Heather

WOW! That is one of the worst stories we’ve heard about them! I hope they leave you (and your house) be!

l t

Permanent solutions are the only way to deal with groundhogs. If you can’t shoot in your area, try gas bombs from your local farm supply store. Groundhogs cause major damage to buildings which can result in hundreds of dollars to repair. You can also lose livestock from broken legs from their holes in or near fence lines. Trapping and releasing them to another area is irresponsible because your dumping your problem on other people…not cool!

LaurieAnn

What’s your permanent solution? Please share.

Tee

Had garlic and lavender growing right by my tomatoes, that didn’t work, they crawled up the tomatoes cages and destroyed every one. Only way I have kept them at bay is with welded wire completely covering my garden beds.

Chris

Ditto

Mike

For a permanent solution if you can get close enough with your car. Run a hose from the exhaust into the hole. The co2 being heavier than air will settle into the lower areas of the tunnels and kill them.

Ghost Who Walks

Please don’t trivialize the Holocaust.

gail

had 1 just chew thru the housing & all the wires for my steering on my Honda ! omg !

Susan

You may have the “new” soy based wiring. Dealers are not taking responsibility for this problem. Squirrels and rodents will come back. Go on Amazon and order the gadget that emits a hum they don’t like. Make sure it attaches to your car battery so it will work. It will not drain your car battery, unless the car sits for 10+ days. I have one and it solved the very expensive problem!

Joan Romey

It’s CO, not CO². Carbon monoxide, not carbon dioxide. But I really like your idea.

Pam

I’m new to this groundhogs issue. I say him for the first time yesterday when I discovered that my morning glories were eaten. I appreciate any ideas.

Herbert B

I have been reading numerous articles on what the Whistle Pig hates, most suggest human urine. I am going to try the cat litter first and think hard on the urine.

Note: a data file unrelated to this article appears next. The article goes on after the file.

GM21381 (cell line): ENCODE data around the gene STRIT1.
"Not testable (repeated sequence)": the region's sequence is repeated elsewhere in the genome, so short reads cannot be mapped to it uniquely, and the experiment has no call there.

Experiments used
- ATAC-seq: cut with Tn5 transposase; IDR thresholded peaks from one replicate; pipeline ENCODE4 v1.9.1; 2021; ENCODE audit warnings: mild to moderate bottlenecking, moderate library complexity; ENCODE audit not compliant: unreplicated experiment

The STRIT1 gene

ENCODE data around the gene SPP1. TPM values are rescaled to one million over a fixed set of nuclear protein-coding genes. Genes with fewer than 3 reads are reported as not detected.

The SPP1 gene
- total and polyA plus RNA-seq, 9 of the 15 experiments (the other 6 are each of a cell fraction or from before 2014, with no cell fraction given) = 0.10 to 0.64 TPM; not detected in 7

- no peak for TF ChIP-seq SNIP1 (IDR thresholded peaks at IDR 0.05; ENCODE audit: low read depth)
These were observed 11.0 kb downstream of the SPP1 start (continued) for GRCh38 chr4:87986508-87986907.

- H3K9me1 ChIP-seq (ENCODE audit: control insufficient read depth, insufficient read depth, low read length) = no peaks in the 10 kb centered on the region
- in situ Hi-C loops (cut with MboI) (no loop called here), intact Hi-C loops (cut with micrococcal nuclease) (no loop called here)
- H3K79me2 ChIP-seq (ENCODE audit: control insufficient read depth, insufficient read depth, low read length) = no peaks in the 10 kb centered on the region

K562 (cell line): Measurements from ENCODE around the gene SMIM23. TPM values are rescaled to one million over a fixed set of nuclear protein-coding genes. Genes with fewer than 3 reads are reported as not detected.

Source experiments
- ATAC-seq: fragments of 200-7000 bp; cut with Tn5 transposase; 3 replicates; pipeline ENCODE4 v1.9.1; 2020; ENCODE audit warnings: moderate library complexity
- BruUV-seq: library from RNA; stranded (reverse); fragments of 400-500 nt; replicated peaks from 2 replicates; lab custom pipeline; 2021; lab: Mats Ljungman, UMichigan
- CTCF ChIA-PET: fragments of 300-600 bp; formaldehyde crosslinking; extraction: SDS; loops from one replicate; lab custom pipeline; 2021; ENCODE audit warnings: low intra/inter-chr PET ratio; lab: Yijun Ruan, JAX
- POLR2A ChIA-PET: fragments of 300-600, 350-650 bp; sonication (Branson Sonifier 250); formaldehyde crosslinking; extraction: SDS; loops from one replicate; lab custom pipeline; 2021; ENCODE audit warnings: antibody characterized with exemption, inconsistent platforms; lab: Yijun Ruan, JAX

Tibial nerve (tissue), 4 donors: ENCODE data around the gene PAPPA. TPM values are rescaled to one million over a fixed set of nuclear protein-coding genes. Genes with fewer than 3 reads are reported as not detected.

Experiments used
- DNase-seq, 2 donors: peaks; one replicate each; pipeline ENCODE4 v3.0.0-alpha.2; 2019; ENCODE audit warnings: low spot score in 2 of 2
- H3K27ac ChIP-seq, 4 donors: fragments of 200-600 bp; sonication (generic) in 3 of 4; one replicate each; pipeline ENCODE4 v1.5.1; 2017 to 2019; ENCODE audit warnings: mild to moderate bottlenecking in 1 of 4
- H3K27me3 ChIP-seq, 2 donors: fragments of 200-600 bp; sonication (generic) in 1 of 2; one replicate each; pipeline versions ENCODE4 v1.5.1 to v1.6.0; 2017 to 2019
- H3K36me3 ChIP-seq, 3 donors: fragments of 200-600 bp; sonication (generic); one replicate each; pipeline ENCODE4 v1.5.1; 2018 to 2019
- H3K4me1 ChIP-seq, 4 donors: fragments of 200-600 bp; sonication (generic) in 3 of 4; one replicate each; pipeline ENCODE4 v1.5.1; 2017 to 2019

ria

I don’t have a cat does anyone know if the urine works…I have three boys lol

Molly

Have a hearts with apple, peanut butter and honey – they love it then bring to a field with forest and old stone walls

Gary

Caught squirrels no chucky

Paul Drayman

As mentioned on previous postings, in many regions where Wood Chucks (Ground Hogs) are prevalent and a nuisance, it is illegal to trap and then release off of your property. It is also a very hit and miss method. Last year, 2021, we had such a problem with tunneling and eating much of our garden I reluctantly resorted to my “22”. After shooting 10 Wood Chucks over a period of 2 weeks, no more appeared for the rest of the year. This year, 2022, I eliminated 3 more over a few days and haven’t seen any more for several weeks. The only other option is hiring a licensed trapper who can legally move the critters off of your land. Not sure how expensive that service may be or how effective either. Ground hogs have many offspring and if not eliminated in one season, you will have multiple generations. Though I love sharing and observing wildlife where I live, I also deserve to pursue my life and liberty.

ChrisB

I just wasted my money on a professional trapper. They are not cheap! Here in Maryland it was $475 for 5 days. They caught a fox and a possum but no groundhogs.

ria

unfortunately do skunks also like that? I have one of those too…dog got skunked the other day…and I DON”T want to catch a skunk

Linda Luce

One keeps digging under my neighbors fence and into my yard so I mixed clove essential oils with water after I filled the hole. It stayed away for a month so I am going to use it again.

Paul Drayman

As mentioned on previous postings, in many regions where Wood Chucks (Ground Hogs) are prevalent and a nuisance, it is illegal to trap and then release off of your property. It is also a very hit and miss method. Last year, 2021, we had such a problem with tunneling and eating much of our garden I reluctantly resorted to my “22”. After shooting 10 Wood Chucks over a period of 2 weeks, no more appeared for the rest of the year. This year, 2022, I eliminated 3 more over a few days and haven’t seen any more for several weeks. The only other option is hiring a licensed trapper who can legally move the critters off of your land. Not sure how expensive that service may be or how effective either. Ground hogs have many offspring and if not eliminated in one season, you will have multiple generations. Though I love sharing and observing wildlife where I live, I also deserve to pursue my life and liberty.

Paul Drayman

Sorry, this was meant to reply to “MOLLY”

Tony

The only thing that will get rid of them is a .22 caliber.

Pat

I can’t shoot in the city where I live. Besides, I’d just rather it go away. I don’t want to shoot an animal that no one is going to eat.

MarySue Daughtergurl

They’re good eatin

Chris F

No they are not good eating –unless you are starving.

Lynda

We grew up eating them,squirrels and venison. We didn’t buy steak or much meat at all.

Michele Hickman